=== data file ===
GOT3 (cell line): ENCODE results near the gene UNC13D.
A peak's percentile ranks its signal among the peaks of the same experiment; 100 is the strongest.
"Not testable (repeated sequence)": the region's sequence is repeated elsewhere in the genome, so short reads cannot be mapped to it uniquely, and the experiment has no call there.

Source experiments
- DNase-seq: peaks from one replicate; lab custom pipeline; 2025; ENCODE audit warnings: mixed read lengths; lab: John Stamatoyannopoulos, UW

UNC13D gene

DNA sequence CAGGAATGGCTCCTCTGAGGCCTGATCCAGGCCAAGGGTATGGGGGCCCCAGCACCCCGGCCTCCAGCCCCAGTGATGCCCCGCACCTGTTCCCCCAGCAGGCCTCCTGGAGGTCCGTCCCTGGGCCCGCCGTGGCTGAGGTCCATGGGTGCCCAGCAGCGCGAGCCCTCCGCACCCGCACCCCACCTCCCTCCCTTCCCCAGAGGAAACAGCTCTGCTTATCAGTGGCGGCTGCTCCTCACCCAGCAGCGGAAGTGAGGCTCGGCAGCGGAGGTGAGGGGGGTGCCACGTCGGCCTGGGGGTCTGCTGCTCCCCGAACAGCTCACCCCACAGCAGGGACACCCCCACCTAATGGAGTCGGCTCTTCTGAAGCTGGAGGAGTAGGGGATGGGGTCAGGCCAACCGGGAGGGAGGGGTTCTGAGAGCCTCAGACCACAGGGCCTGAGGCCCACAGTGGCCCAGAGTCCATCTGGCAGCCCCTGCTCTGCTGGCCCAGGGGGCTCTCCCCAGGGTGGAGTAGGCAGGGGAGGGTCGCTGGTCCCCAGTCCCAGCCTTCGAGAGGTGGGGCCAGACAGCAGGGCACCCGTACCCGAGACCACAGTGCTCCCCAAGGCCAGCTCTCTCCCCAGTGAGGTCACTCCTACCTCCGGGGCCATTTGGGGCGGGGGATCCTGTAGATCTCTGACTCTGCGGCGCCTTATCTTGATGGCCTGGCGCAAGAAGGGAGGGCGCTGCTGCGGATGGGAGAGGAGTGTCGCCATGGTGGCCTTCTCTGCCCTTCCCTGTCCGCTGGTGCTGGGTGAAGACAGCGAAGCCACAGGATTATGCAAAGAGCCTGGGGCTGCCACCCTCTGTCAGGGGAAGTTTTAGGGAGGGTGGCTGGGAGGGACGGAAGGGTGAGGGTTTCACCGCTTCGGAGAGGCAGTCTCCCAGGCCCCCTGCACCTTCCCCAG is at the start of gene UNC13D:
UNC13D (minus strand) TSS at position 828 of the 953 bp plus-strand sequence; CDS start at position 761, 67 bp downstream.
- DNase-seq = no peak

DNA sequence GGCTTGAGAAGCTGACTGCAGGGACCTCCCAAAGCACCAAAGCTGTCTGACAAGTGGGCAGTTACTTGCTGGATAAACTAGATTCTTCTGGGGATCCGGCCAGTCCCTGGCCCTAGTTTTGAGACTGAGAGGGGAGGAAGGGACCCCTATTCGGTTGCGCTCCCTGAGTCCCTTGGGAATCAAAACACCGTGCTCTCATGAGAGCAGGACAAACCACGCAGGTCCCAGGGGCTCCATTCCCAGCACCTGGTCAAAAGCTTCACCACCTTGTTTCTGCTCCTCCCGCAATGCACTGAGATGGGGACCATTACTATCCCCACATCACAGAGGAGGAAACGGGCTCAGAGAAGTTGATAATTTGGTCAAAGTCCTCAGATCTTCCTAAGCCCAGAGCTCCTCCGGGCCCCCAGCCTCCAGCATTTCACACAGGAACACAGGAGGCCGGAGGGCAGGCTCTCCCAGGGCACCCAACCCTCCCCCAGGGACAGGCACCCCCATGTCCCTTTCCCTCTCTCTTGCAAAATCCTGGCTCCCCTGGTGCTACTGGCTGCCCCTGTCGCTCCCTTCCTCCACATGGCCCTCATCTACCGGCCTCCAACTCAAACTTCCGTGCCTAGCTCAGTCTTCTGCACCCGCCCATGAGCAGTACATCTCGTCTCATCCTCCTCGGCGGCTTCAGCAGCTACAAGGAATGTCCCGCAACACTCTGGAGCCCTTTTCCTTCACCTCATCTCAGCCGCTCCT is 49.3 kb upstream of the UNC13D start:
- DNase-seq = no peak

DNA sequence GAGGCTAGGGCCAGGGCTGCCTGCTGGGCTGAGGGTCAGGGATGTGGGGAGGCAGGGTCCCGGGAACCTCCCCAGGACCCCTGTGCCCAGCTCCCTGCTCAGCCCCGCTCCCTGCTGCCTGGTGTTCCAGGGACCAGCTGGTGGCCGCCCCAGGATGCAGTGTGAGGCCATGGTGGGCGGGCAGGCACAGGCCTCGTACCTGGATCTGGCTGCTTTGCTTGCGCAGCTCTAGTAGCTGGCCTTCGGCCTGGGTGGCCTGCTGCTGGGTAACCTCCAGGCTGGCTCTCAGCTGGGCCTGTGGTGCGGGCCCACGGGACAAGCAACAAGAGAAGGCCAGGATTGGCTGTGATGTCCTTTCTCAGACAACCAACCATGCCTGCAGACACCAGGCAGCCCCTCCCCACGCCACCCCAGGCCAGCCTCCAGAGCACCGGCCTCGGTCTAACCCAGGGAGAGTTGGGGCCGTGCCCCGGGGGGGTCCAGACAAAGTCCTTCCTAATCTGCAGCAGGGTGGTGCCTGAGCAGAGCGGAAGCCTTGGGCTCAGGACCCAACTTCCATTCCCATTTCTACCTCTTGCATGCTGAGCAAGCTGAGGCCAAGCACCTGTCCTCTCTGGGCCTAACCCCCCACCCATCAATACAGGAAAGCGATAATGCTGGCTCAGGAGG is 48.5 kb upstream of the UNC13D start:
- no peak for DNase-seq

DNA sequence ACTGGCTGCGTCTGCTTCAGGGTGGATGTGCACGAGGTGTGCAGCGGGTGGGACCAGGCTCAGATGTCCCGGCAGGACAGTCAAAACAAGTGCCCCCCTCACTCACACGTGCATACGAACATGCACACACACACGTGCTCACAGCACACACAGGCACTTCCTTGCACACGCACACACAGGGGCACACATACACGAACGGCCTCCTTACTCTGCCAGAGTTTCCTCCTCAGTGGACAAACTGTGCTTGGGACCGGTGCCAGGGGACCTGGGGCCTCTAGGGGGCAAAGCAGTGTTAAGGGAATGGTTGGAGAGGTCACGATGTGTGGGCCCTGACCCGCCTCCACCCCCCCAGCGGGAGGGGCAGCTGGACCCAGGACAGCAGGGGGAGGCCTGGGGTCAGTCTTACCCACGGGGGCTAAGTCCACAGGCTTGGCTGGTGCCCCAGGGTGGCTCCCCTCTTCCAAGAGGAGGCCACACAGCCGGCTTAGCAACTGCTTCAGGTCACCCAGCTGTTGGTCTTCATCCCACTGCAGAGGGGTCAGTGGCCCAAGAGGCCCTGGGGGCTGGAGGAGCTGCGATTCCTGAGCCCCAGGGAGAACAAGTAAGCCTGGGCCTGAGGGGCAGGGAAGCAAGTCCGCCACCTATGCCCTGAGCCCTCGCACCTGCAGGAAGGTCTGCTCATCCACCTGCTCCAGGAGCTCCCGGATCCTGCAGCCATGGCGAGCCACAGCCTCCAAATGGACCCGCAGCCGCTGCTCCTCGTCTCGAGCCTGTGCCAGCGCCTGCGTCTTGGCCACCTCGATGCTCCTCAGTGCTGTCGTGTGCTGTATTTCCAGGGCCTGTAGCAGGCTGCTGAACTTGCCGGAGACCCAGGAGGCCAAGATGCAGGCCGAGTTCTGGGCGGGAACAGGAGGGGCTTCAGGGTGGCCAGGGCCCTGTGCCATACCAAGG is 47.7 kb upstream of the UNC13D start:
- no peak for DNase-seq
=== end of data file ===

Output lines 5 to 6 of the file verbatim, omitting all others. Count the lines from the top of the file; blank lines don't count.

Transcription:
- DNase-seq: peaks from one replicate; lab custom pipeline; 2025; ENCODE audit warnings: mixed read lengths; lab: John Stamatoyannopoulos, UW

UNC13D gene